Microcrystalline Cellulose (MCC) pellets represent a chemically inert class of active pharmaceutical ingredients (API) carriers. A narrow particle size distribution (PSD) maximizes control over content uniformity. In this case study, we will focus on measuring the particle size distribution and on sphericity.
Pellets for oral drug forms
MCC pellets are used as starter beads for API loading. Low or high drug dose loading is technically feasible. These pellets are made of pure MCC and provide a robust platform for delivery of one or multiple APIs. Certain processing technologies for pellet coating allow these starter beads to be compatible with soluble or insoluble APIs, e.g. by Wurster bottom spray [1,2] or Rotor dry powder layering technology . Coated pellets can be filled into capsules, or compacted into multiple-unit pellet system (MUPS) tablets , where a tight PSD maximizes control over content uniformity.
Particle size distribution maximizes the control over content uniformity in applications of complex oral dosing forms. Speaking about uniform or monodisperse particles, these information always point to general information of the particular system, not of the individual particle itself. Therefore, PSD is a globular measure allowing simple, easy and fast analysis of the particulate matter. Major key information from a PSD measure are the so called D-values. A Dx value represents a dimension, where a ratio of X particles is smaller. For reasons of simplicity weighted functions, such as number, radius or volume, are not. Extending these metrics to D10 and D90 additionally informs about the width of the entire size distribution (Figure 1).
Figure 1: Particle size distribution of two different particle systems with identical median dimension D50. Blue: wide PSD, green: narrow PSD. Dotted lines are guides to the eyes.
Dimensions of pellets
In this study, imaging technology (Horiba, Camsizer) was employed for the size analysis. Representatively, more than 50 charges of Cellets® 100 and Cellets® 500 (Figures 2-3) have been analyzed for the D10, D50 and D90 values.
Figure 2: D10 (red), D50 (green) and D90 (blue) value for several Cellets® 100 charges. Solid lines are measures, dashed lines represent the averaged value of all charges. The standard deviation is below 10 %.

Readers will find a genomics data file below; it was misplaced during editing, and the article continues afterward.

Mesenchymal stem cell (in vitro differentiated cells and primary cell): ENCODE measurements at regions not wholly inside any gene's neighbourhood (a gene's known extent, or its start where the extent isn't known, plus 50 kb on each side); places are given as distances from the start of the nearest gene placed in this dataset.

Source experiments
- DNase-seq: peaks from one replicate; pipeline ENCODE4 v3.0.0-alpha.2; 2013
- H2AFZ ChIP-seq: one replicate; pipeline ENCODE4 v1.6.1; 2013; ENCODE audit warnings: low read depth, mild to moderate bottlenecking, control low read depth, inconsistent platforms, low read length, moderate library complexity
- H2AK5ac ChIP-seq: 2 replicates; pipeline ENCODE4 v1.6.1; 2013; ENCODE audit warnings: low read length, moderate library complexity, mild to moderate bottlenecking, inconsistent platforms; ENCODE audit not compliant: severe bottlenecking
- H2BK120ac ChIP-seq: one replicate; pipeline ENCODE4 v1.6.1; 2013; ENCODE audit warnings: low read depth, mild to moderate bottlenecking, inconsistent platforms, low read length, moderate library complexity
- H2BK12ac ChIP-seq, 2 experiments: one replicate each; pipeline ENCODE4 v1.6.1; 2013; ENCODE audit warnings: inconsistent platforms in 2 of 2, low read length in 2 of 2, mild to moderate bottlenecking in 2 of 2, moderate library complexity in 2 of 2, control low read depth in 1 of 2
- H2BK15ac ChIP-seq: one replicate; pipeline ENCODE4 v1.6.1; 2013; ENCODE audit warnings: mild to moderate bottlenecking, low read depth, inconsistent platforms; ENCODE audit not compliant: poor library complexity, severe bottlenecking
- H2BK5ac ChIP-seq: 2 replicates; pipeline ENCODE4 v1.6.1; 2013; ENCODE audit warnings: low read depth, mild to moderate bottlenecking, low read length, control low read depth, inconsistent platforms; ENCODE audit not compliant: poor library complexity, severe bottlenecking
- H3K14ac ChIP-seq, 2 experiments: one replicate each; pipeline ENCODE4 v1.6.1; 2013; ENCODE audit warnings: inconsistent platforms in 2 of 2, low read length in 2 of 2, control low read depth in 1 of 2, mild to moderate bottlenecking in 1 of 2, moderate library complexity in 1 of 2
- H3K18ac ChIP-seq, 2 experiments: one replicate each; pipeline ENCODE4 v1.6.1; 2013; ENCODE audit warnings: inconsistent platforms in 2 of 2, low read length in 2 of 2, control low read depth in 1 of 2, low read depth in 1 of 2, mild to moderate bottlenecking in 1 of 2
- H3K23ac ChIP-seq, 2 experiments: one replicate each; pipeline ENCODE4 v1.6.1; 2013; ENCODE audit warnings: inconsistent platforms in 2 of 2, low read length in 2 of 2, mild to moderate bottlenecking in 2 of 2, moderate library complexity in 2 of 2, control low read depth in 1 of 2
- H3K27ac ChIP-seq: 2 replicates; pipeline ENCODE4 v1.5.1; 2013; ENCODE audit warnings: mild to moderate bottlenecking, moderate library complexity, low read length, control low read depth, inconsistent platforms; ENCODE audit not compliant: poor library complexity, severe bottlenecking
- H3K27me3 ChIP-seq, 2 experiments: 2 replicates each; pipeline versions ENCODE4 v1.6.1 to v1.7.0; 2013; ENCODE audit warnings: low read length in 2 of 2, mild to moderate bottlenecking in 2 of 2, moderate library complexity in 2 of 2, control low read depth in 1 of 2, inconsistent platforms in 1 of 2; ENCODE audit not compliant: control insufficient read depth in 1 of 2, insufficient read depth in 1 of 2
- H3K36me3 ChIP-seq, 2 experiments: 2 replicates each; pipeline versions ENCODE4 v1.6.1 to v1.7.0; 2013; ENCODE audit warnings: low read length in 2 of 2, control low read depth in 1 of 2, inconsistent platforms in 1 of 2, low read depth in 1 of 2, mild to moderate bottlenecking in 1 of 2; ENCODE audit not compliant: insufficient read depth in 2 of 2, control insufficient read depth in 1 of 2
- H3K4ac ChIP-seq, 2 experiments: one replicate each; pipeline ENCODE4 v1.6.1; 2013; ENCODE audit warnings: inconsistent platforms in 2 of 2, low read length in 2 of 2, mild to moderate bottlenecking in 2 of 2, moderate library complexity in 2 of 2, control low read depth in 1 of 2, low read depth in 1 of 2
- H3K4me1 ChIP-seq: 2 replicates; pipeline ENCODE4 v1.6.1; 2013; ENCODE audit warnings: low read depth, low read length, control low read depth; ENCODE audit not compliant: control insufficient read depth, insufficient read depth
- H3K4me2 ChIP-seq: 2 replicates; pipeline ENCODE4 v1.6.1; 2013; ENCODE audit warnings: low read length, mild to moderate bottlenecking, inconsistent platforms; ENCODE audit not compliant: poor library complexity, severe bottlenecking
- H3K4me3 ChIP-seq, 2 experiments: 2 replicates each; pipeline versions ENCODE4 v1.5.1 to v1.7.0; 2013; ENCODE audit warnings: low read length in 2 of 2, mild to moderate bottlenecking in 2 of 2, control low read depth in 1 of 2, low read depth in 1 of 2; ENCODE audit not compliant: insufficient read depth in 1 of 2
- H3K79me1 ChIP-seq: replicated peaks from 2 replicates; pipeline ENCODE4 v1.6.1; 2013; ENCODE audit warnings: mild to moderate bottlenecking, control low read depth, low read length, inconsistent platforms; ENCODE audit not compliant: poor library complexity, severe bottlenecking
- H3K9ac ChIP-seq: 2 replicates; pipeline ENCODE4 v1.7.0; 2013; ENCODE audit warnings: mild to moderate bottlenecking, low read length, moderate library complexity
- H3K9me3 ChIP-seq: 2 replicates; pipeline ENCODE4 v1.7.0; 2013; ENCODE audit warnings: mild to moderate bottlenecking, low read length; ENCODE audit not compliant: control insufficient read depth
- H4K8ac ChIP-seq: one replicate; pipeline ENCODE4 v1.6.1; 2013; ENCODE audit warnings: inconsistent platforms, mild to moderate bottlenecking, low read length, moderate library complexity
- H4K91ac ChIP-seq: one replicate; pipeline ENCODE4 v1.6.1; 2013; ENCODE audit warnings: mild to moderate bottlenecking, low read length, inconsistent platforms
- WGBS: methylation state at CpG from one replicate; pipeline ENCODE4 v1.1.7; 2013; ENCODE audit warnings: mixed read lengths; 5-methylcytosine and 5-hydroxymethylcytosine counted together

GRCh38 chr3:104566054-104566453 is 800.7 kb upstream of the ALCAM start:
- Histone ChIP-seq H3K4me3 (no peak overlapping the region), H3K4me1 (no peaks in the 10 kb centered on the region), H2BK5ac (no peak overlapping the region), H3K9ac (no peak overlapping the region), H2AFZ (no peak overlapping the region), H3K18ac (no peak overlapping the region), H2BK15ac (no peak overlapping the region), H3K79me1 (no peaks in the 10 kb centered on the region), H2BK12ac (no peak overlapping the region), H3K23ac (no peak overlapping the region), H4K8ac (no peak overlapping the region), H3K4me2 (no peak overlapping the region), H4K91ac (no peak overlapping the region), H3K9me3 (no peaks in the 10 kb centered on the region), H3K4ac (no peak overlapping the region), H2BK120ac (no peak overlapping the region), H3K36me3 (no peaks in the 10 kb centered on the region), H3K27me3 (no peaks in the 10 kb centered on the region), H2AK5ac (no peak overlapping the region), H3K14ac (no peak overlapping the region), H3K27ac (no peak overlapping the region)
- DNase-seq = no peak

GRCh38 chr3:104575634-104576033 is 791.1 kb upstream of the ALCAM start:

Figure 3: D10 (red), D50 (green) and D90 (blue) value for several Cellets® 500 charges. Solid lines are measures, dashed lines represent the averaged value of all charges. The standard deviation is below 4 %.
The results show only slight variations in the PSD between the charges. The standard deviation is smaller than 4 % (Cellets® 500) and smaller than 10 % (Cellets® 100) which confirms a high reproducibility in production (Table 1). Both values are remarkably good for technical spheres. Furthermore, none of the charges was out of specifications and fit into the desired size distribution between 500 µm and 710 µm easily. The close gap between D10 and D90 clearly identify an excellent monodispersity.
|Standard deviation||Cellets 100||Cellets 500|
|of D10||8.28 %||3.97 %|
|of D50||7.12 %||3.52 %|
|of D90||4.68 %||3.11 %|
Table 1: Standard deviation for D10, D50 and D90 values Cellets® 100 and Cellets® 500 charges.
Figure 4: Electron microscopy yield perfect imaging data of the MCC pellets’ surfaces. Magnification: 250x, working distance 8.0 mm, voltage: 10 keV.
Perfect sphericity? – Yes!
For a more detailed shape analysis, electron microscopy yield perfect imaging data of the MCC pellets’ surfaces (Figure 4). Additionally, MCC pellets have a distinguishing friability.
Microcrystalline Cellulose (MCC) pellets show excellent chemically inertness, high degree of sphericity, narrow size distribution and high reproducibility in production. These properties make Cellets® becoming one of the first choice for inert API carriers. We have proven these excellent properties for Cellets® 100 and Cellets® 500. The obtained results are representative for other size classes ranging from 100 µm to 1400 µm.
Dr. Bastian Arlt